The present study revealed that MET could not affect the patterns of substance abuse in postpartum women, except in the number of opium and methadone users and the amount of opium and methadone use. The most common substances used by women were opium, poppy juice, methadone, methamphetamine, heroin, alcohol, and cigarettes. Abasi and Mohammadkhani reported similar results. The most commonly used substances in their study were opium, heroin, cannabis, and poppy juice. According to them, the use of new drugs such as methamphetamine, marijuana, and cocaine has significantly increased in the world, but opium and its derivatives remain the most commonly used drugs in Iran [6]. Perhaps the reason for the desire to use opium and its derivatives in Iran, is their availability, reasonable price, and quality. Researchers believe that physical pain, pleasure, curiosity, lack of emotional relationships, marital and psychological problems, family tensions, substance availability, and peer pressure are the reasons for drug abuse among women in Iran [19, 2021]. However, in the present study, husbands’ addiction was the first reason for drug abuse among the women, which indicates the impact of spouses on each other.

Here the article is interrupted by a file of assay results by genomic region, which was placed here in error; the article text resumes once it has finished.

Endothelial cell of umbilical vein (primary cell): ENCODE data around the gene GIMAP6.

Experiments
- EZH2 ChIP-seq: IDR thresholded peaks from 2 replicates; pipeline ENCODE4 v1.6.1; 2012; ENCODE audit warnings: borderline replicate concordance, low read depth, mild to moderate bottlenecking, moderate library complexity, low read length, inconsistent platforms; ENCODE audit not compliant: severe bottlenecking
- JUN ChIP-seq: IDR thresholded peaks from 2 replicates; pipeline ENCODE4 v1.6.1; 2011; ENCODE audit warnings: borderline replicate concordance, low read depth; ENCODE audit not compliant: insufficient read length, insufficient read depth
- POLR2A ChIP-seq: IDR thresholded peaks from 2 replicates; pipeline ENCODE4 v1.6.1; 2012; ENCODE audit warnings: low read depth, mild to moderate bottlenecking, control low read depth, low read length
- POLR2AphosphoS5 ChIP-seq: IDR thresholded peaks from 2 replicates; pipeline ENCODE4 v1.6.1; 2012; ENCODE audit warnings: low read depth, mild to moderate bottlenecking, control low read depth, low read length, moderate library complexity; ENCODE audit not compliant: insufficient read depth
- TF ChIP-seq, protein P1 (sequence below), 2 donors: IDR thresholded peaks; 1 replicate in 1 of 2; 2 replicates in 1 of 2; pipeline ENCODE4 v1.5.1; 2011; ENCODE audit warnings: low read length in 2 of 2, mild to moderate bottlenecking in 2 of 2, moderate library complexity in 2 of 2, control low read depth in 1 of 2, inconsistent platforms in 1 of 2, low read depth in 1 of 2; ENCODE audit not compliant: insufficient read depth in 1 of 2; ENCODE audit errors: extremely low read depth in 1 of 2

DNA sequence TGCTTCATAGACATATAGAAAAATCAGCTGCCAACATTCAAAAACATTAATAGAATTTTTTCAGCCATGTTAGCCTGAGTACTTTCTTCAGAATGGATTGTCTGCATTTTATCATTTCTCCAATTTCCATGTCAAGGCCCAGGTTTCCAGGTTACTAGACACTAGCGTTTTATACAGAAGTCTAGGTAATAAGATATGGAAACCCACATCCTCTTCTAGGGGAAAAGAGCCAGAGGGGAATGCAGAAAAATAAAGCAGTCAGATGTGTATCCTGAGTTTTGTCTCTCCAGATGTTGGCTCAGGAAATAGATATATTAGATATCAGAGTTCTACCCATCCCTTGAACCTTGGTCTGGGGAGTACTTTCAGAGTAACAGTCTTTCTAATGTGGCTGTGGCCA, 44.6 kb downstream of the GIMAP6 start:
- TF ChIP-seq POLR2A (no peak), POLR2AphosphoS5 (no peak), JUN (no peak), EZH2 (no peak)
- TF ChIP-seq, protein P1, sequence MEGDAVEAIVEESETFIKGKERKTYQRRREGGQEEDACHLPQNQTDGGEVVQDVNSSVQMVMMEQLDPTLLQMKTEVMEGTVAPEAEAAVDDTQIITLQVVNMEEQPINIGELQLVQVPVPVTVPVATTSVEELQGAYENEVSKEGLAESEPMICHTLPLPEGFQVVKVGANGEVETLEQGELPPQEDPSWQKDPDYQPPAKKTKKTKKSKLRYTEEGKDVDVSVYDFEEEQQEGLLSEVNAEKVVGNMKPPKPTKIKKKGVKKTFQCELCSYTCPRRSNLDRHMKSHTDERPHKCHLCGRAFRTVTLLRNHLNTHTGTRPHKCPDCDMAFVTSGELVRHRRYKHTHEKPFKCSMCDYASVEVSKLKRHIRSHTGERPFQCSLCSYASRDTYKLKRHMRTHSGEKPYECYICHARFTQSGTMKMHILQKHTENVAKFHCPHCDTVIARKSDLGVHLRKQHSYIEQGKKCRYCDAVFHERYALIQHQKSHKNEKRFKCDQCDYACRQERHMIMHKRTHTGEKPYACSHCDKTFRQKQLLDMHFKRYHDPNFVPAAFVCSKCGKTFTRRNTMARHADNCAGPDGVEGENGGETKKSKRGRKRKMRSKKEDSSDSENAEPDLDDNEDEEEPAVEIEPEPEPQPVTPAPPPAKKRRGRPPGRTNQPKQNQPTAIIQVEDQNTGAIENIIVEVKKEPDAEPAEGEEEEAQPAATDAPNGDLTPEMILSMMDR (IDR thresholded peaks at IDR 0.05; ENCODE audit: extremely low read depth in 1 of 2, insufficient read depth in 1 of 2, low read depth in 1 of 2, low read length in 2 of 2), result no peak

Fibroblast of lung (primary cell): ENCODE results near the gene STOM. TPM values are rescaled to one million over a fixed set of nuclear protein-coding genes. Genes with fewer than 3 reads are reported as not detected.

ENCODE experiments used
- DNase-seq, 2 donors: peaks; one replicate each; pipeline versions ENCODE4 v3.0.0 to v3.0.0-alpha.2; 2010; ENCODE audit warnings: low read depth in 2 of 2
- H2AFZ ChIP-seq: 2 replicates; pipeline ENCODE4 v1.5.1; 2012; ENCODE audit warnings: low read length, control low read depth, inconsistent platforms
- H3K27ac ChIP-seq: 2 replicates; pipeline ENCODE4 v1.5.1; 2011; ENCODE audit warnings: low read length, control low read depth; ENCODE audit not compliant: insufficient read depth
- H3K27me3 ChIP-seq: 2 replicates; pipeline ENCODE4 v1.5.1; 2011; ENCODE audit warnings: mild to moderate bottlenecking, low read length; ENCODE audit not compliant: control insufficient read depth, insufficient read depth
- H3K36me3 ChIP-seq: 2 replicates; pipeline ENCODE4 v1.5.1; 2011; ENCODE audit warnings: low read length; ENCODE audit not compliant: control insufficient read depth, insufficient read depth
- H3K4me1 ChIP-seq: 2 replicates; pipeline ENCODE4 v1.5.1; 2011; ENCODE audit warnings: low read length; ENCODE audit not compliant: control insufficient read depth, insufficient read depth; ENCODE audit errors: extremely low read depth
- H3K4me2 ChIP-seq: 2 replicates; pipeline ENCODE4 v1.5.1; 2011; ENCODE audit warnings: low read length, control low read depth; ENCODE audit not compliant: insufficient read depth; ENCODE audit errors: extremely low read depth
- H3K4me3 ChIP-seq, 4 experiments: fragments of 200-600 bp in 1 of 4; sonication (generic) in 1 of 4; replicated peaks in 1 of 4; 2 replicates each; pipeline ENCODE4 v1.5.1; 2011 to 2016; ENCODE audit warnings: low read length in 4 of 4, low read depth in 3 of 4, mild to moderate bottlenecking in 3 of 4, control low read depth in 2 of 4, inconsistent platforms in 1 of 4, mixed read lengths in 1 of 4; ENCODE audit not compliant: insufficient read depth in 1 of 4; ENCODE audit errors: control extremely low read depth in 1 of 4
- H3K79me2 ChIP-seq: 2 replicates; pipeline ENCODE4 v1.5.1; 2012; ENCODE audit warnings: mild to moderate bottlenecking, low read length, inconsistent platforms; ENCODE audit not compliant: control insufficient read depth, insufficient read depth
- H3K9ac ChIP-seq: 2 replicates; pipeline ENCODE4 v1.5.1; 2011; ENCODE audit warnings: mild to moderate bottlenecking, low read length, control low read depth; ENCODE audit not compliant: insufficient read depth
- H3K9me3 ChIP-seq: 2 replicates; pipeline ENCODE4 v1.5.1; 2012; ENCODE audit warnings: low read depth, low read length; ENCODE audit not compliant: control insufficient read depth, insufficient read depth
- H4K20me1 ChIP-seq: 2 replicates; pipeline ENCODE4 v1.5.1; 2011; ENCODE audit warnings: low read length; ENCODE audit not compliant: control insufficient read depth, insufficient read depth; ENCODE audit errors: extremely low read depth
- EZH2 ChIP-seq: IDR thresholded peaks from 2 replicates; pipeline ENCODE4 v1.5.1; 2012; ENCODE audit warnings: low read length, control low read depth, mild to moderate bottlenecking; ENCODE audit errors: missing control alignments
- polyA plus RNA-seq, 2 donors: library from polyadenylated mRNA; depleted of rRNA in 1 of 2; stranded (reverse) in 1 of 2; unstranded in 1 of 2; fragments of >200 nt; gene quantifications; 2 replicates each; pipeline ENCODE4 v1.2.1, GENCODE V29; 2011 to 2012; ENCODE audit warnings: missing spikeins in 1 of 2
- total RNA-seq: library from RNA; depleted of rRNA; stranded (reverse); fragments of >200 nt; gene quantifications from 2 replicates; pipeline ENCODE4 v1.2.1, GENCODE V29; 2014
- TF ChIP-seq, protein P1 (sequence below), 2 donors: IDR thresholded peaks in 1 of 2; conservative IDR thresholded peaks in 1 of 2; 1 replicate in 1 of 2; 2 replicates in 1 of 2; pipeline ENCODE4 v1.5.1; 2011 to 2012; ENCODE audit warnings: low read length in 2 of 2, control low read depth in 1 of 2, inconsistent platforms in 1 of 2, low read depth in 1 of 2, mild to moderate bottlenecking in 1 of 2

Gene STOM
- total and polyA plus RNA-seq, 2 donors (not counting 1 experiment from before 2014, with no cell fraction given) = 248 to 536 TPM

The results of one study showed that MET combined with pharmacotherapy was effective in changing alcohol use [22]. MET was also reported to be effective in preventing relapse to substance use after treatment [23]. Intervention with MET in a clinical trial on 200 pregnant women reduced alcohol and drug use [17]. The results of the present study are consistent with these findings. Another clinical trial showed that MET could improve the readiness to change the pattern of methamphetamine use in adolescents [24]. Although this study was performed on adolescents, it supports the results of the present study. Osterman et al. showed a significant reduction in alcohol use after MET among pregnant women [17]. The results of Windsor et al. showed the effectiveness of cognitive-behavioral therapy in reducing substance use [25]. However, in our study MET could only change the type of used substance from opium to methadone and decreased the amount of methadone use in postpartum women. Postpartum conditions, lactation, the hospital environment, and a short interval between sessions could be the reasons for not achieving all the study goals. People struggling with SUD often have doubts about their addiction which can make them decide whether to seek treatment or ignore it. Those who decide to receive treatment may still be reluctant and change their mind. Although they seriously tend to change themselves, after a while they may relapse to substance use [26]. Change in pattern of substance use is not a one-dimensional phenomenon, but a multifaceted phenomenon, consisting of social, cultural, family, and economic dimensions. The counseling method used in this study has been specifically developed as one of the three interventions tested in the 1993 Multilevel Approach toward Community Health plan and includes a comprehensive clinical study of drug abuse and alcohol dependence [2728].